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speak twice; I only finish what I designedly lest tutional rights. That was reserved to mark the imperfect. But if the House is of a different era of the late administration. Not that there opinion, far be it from me to indulge a wish of were wanting some, when I had the honor to transgression against order. I am content, if it serve his Majesty, to propose to me to burn my be your pleasure, to be silent. (Here he paused. fingers with an American stamp act. With the The House resounding with Go on! go on! he enemy at their back, with our bayonets at their proceeded :)

breasts, in the day of their distress, perhaps the Gentlemen, sir, have been charged with giv- Americans would have submitted to the impcsi. ing birth to sedition in America. They have tion; but it would have been taking an ungen. spoken their sentiments with freedom against erous, an unjust advantage. The gentlenian this unhappy act, and that freedom has become boasts of his bounties to America! Are not their crime. Sorry I am to hear the liberty of these bounties intended finally for the benefit of speech in this House imputed as a crime. But this kingdom? If they are not, he has misapthe imputation shall not discourage me. It is plied the national treasures ! a liberty I mean to exercise. No gentleman I am no courtier of America. I stand up for ought to be afraid to exercise it. It is a liberty this kingdom. I maintain that the Parliament by which the gentleman who calumniates it has a right to bind, to restrain America. Our might have profited. He ought to have desist- legislative power over the colonies is sovereign ed from his project. The gentleman tells us, and supreme. When it ceases to be sovereign America is obstinate ; America is almost in open and supreme, I would advise every gentleman rebellion. I rejoice that America has resisted. to sell his lands, if he can, and embark for that Three millions of people, so dead to all the feel. country. When two countries are connected toings of liberty as voluntarily to submit to be gether like England and her colonies, without slaves, would have been fit instruments to make being incorporated, the one must necessarily slaves of the rest. I come not here armed at govern. The greater must rule the less. But all points, with law cases and acts of Parlia- she must so rule it as not to contradict the fun. ment, with the statute book doubled down in damental principles that are common to both. dog's ears, to defend the cause of liberty. If I If the gentleman does not understand the difhad, I mysell would have cited the two cases ofference between external and internal taxes, I Chester and Durham. I would have cited them can not help it. There is a plain distinction beto show that, even under former arbitrary reigns, tween taxes levied for the purposes of raising a Parliaments were ashamed of taxing a people revenue, and duties imposed for the regulation without their consent, and allowed them repre- of trade, for the accommodation of the subject; sentatives. Why did the gentleman confine him- although, in the consequences, some revenue self to Chester and Durham ? He might have may incidentally arise from the latter. taken a higher example in Wales-Wales, that The gentleman asks, When were the colonies never was taxed by Parliament till it was incor- emancipated ? I desire to know, when were porated. I would not debate a particular point they made slaves ? But I dwell not upon words of law with the gentleman. I know his abili- When I had the honor of serving his Majesty, 1 ties. I have been obliged to his diligent re- availed myself of the means of information which searches. But, for the defense of liberty, upon I derived from my office. I speak, therefore, a general principle, upon a constitutional prin- from knowledge. My materials were good. I ciple, it is a ground on which I stand firm-on was at pains to collect, to digest, to consider which I dare meet any man. The gentleman them; and I will be bold to affirm, that the prof. tells us of many who are taxed, and are not rep- its to Great Britain from the trade of the coloresented-lhe India Company, merchants, stock. nies, through all its branches, is two millions a holders, manufacturers. Surely many of these year. This is the fund that carried you triumphare represented in other capacities, as owners of antly through the last war. The estates that 'and, or as freemen of boroughs. It is a mis- were rented at two thousand pounds a year, ortune that more are not equally represented. threescore years ago, are at three thousand at But they are all inhabitants, and, as such, are present. Those estates sold then from fifteen to they not virtually represented ? Many have it eighteen years purchase; the same may now bo in their option to be actually represented. They sold for thirty. You owe this to America. This have connections with those that elect, and they is the price America pays you for her protec have influence over them. The gentleman men- tion. And shall a miserable financier come with tioned the stockholders. I hope he does not a boast, that he can bring "a pepper-corn" into reckon the debts of the nation as a part of the the exchequer by the loss of millions to the nanational estate.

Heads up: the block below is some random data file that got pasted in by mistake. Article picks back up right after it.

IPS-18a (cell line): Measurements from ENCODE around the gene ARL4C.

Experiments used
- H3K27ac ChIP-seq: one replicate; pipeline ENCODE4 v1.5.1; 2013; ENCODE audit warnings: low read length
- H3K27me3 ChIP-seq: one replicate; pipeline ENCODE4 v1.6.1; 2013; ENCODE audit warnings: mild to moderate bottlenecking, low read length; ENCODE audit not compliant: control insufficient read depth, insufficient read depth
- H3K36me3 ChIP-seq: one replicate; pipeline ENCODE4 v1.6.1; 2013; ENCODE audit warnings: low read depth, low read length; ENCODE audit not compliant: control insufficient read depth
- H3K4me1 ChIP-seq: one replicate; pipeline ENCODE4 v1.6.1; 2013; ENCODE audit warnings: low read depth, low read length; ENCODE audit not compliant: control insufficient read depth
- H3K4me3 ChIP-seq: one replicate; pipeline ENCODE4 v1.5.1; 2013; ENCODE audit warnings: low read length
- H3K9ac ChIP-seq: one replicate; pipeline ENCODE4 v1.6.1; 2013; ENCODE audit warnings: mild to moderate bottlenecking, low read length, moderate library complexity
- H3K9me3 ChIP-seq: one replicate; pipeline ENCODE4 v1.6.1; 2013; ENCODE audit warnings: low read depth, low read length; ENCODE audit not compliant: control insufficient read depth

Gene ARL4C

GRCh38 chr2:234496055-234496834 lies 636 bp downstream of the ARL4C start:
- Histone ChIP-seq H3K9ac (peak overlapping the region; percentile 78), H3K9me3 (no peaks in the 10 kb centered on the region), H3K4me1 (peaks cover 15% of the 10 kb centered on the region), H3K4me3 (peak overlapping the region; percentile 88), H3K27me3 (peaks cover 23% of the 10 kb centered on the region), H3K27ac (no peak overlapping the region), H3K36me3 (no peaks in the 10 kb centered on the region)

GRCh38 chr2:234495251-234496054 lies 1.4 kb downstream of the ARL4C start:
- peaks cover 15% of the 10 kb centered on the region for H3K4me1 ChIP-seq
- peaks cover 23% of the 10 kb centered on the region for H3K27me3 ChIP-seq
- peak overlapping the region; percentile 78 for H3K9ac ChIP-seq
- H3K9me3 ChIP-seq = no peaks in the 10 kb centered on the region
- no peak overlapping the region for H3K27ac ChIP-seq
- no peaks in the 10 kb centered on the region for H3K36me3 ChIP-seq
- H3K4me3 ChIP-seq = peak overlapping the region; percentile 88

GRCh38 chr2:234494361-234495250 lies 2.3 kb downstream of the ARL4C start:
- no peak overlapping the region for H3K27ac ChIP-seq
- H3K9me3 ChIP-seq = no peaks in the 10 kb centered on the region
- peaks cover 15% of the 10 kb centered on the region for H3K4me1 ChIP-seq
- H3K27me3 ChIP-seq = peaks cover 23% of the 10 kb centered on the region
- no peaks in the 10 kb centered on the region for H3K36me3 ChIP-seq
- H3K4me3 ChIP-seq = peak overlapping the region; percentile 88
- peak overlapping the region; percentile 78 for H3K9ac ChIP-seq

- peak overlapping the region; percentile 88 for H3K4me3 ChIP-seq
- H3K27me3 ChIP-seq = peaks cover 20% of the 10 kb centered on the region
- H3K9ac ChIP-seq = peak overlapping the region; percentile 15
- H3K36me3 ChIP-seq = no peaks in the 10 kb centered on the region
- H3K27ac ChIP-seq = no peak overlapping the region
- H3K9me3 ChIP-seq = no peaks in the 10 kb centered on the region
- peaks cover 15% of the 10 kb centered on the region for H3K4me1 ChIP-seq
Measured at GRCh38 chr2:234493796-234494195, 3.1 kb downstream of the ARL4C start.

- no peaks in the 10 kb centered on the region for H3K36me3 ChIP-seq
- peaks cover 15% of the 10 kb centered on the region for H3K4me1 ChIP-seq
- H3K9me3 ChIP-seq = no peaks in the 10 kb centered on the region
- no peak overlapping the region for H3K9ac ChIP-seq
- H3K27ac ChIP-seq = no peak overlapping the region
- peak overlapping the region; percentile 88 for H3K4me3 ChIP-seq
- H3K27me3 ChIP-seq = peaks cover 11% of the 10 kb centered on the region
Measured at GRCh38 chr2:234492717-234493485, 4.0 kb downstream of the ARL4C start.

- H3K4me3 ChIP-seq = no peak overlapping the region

tion ?? I dare not say how much higher these Since the accession of King William, many profits may be augmented. Omitting (i. e., not mninisters, some of great, others of more moder- taking into account) the immense increase of ate abilities, have taken the lead of government. people, by natural population, in the northern (Here M:. Pitt went through the list of them, colonies, and the emigration from every part of bringing it down till he came to himself, giving

? Alluding to Mr. Nugent, who had said that “ a short sketch of the characters of each, and